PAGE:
Paul McKibben reports
A new operator will take over The Beach Waterpark in Mason and plans to re-open the facility next year under a revised name: The Beach at Adventure Landing.
Ralph Vilardo Jr., the new general manager at The Beach, said Adventure Holdings LLC will spend at least $1 million on upgrades, including four new slides, a new children’s area and a new wave pool.
Adventure Holdings LLC is the parent company of Adventure Landing, which is based in Jacksonville Beach, Fla. It operates 17 family entertainment centers in seven states. Adventure Holdings LLC said it has signed a long-term lease with an option to purchase the park, but did not disclose additional details.
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“I look forward to welcoming back the dedicated supporters of The Beach in 2013, and hope they enjoy the upgrades and enhancements we plan to make to the park,” said Hank Woodburn, the founder and president of Adventure Landing, in a statement.
Season passes for 2012 will be honored next year, which impacts approximately 8,800 customers who were not reimbursed after the park announced in March that it was shutting down. Instead, the former owners offered discounts of up to $200 at other area attractions including Kings Island, Coney Island’s Sunlite Pool and the Cincinnati Zoo & Botanical Garden.
“As a past employee and new general manager of The Beach, I am excited to welcome Adventure Holdings LLC to the Greater Cincinnati area,” said Ralph Vilardo Jr. “The Beach has provided the community with years of entertainment and memories and I am proud to see its legacy continue.”
“I thought we were out of the money,” said Andy Baxter of Lebanon, who spent $250 for platinum season passes.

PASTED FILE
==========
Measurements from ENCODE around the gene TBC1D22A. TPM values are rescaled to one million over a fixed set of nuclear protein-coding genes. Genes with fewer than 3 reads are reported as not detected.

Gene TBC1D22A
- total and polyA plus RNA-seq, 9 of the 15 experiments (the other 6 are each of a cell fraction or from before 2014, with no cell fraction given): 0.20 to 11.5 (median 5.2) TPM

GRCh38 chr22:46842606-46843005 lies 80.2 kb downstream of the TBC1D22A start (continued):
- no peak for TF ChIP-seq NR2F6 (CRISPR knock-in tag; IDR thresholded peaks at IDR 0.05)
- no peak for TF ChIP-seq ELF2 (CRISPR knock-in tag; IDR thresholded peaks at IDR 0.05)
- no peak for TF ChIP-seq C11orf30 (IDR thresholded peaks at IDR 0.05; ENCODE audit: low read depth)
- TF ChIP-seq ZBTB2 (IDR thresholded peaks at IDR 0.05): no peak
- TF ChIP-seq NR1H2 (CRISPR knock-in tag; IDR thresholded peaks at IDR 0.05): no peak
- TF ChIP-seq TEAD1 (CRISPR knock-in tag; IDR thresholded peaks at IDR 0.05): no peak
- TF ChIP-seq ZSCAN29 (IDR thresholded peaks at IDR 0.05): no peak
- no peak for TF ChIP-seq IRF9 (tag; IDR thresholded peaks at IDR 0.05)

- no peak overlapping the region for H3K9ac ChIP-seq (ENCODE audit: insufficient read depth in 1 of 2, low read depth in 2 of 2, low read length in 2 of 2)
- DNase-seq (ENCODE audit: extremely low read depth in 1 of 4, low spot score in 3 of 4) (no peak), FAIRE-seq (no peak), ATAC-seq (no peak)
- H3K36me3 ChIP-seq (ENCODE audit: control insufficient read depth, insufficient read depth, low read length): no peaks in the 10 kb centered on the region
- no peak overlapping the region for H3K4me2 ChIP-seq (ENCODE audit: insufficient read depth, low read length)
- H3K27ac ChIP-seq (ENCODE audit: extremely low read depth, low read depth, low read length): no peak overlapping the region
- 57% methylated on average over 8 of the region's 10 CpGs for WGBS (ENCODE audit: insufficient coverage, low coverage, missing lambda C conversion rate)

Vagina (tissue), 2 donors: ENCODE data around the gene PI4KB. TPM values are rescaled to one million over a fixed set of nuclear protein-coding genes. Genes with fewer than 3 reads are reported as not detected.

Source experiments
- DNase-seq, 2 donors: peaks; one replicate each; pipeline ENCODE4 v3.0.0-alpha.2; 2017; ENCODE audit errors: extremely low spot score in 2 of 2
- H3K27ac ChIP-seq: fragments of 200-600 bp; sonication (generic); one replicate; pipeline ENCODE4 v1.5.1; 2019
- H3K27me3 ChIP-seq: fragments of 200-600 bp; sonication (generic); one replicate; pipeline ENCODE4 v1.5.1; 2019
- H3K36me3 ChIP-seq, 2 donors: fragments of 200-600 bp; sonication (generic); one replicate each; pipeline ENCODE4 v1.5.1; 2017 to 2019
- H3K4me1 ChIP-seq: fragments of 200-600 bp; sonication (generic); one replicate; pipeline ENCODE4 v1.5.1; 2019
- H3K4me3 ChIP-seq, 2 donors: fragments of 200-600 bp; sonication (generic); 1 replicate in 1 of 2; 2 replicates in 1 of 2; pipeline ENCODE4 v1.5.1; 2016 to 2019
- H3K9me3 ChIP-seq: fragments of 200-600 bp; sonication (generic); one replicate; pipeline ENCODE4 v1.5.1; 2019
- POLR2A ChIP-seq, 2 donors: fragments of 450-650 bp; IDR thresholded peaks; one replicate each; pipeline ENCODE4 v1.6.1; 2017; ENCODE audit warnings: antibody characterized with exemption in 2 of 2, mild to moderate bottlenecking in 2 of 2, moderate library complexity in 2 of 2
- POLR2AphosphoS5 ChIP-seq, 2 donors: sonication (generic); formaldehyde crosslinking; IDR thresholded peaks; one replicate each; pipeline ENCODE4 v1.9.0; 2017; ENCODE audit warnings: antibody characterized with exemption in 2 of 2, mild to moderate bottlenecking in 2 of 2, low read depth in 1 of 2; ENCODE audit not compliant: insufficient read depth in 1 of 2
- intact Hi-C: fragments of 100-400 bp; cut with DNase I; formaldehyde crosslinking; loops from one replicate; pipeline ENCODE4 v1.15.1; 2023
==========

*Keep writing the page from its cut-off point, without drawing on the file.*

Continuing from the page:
In May, Ohio Attorney General Mike DeWine sued The Beach’s owners in Hamilton County Common Pleas Court, alleging the park violated the state’s Consumer Sales Practices Act. The suit accused The Beach of “unfair or deceptive acts and practices” for refusing to refund season passes and not giving comparable services.
The compensation offered did not constitute “similar goods or services of equal or greater value” as Ohio law requires, DeWine said in May.
DeWine’s office did not respond to request for comment on Wednesday, and it’s unclear how the lawsuit will be impacted by the news.
Vilardo said honoring the season passes reflects the new operator’s understanding of the public relations fallout after the park closed, which led to 465 complaints with DeWine’s office.
For nearly three decades, The Beach was a haven for families who wanted to beat the heat without leaving home, and was a tourist attraction for Warren County.
The 35-acre, tropical-themed park is the largest standalone water park in Ohio, and featured attractions including the 500-foot water coaster Aztec Adventure, and the 750,000-gallon Kahuna Beach Wavepool.
Since its opening in 1985, The Beach employed 15,000 people – including 500 seasonal employees – and had 7.5 million visitors.
But flat attendance and increasing operating costs cut into profits, and the company cited “a challenging competitive and economic climate, and changing patron entertainment habits” when it closed.
Kings Island, which is located near The Beach in Mason, this season opened a revamped water park with more attractions and a new name, Soak City.
When asked if The Beach operating next year will impact Soak City, Kings Island spokesman Don Helbig said via email, “Soak City is the premier water park in the region. Nothing else around compares.”